Murder Cases To Occupy Dare Court Calendar
By Louise LaPlant, The Coastland Times
Three men accused of murder in unrelated cases will have hearings or trials in the next two weekly sessions of Dare County Superior Criminal Court, which begin Monday, March 8.
Michael Grant Dial, Clifton Eugene Spencer, and Melvin Lee Marshall are all scheduled on the court calendar. Two other men accused of murder in related cases, Ole Bostrom Lundin and Peter Kenneth Lundin, had their trial continued until next month’s session of Superior Court.
Melvin Lee Marshall, 26, of Norfolk, Va., was awarded a new trial on murder charges by the North Carolina Court of Appeals in March of last year. Marshall was charged with first degree murder of 30-year-old Kil Lee Jennette of Buxton in June 1990 and tried in February 1991.
The Court of Appeals reviewed the instruction to the jury and found that Judge Herbert W. Small did not instruct the jury on defense of habitation.
According to accounts of the incident, there was no doubt that Marshall shot and killed Jennette; the question was whether it was premeditated murder or an act of self-defense. Testimony in the 1991 trial stated Jennette entered Marshall’s residence and began beating him with a piece of wood. Marshall defended himself from three attacks, the final one was when the .12 gauge shotgun he was holding went off and Jennette was shot twice.
The report continued that, immediately following the shooting, Marshall went to a neighbor’s house and said, “Call the police. I shot someone and I think he is dying.” He then waited for the police to arrive.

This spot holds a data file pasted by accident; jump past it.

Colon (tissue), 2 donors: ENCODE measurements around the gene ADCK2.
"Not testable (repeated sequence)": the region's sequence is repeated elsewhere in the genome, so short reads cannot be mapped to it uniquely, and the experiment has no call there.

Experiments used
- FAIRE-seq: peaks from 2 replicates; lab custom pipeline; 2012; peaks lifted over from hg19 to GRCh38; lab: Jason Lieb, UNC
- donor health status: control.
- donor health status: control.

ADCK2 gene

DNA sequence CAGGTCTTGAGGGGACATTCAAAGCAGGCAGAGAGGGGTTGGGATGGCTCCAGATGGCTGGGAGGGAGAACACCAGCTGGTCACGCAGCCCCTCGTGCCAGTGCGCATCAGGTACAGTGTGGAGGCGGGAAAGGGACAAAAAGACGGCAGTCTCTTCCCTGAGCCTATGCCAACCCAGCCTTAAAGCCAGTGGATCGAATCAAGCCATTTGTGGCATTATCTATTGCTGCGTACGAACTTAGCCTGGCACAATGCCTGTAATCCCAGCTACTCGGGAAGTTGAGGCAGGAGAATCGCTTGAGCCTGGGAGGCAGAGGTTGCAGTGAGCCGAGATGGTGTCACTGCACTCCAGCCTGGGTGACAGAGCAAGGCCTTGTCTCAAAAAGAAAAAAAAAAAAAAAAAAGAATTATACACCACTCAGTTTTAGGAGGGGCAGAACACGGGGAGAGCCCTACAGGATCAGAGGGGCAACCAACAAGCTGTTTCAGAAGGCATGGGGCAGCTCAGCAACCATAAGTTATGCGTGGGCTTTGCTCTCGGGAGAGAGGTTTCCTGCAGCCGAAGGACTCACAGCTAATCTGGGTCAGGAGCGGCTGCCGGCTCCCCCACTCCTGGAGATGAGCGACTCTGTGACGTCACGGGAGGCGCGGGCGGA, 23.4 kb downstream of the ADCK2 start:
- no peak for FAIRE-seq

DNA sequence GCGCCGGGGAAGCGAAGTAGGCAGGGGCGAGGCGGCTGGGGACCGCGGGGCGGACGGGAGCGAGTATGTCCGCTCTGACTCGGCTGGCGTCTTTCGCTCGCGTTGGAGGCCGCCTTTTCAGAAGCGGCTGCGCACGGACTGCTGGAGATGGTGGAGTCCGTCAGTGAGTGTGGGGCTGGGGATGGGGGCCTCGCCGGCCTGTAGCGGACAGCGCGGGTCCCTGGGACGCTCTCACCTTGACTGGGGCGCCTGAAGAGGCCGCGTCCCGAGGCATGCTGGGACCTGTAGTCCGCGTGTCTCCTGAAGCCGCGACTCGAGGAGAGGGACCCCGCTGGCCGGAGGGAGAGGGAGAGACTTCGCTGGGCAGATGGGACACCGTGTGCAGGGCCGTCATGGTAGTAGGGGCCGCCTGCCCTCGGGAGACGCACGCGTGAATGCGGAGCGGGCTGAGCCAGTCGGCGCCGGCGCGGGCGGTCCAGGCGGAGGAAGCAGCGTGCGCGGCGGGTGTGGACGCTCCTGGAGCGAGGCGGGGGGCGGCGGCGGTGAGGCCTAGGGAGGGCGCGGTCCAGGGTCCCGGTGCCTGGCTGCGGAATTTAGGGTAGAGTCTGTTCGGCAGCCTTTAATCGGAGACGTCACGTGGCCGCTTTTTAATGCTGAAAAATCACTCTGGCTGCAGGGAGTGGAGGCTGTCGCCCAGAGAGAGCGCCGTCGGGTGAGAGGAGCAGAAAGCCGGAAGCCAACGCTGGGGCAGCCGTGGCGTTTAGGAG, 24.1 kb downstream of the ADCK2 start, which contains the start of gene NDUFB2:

Attorney for the defense, Mark Spence, said he will try the case on self-defense again. “Every killing is not a crime.” he said. Marshall, according to Spence, maintains he did not commit a crime.
Marshall was found guilty on manslaughter charges, which indicates the act of killing was carried out in the heat of passion, but there was no premeditation or predetermination. He was sentenced to 12 years active time. Marshall has been out on bond since December of last year when his bond was reduced to $6,500. One stipulation of the bond hearing was that Marshall not go onto Hatteras Island.
Jury selection for the retrial will either begin on Tuesday. March 9, or Monday, March 15. Post-trial motion hearings for Clifton Eugene Spencer, 33, of Columbia, are scheduled for Monday, March 15.
These motions, according to attorney for the defense Edgar Barnes, are to determine if the constitutional rights of his client were violated during the January 1991 trial proceedings.
Spencer, convicted to a life sentence on a no contest plea to charges of second degree murder of 28-year-old Stacey Stanton, filed papers requesting “appropriate relief,” citing an erosion of his rights during questioning and incompetent assistance of counsel during the legal process.
In June of last year an investigation of Greensboro attorney R.O. Murphy was ordered, and Barnes, of the Dare County firm of Merrell and Barnes, was appointed to represent Spencer in this matter.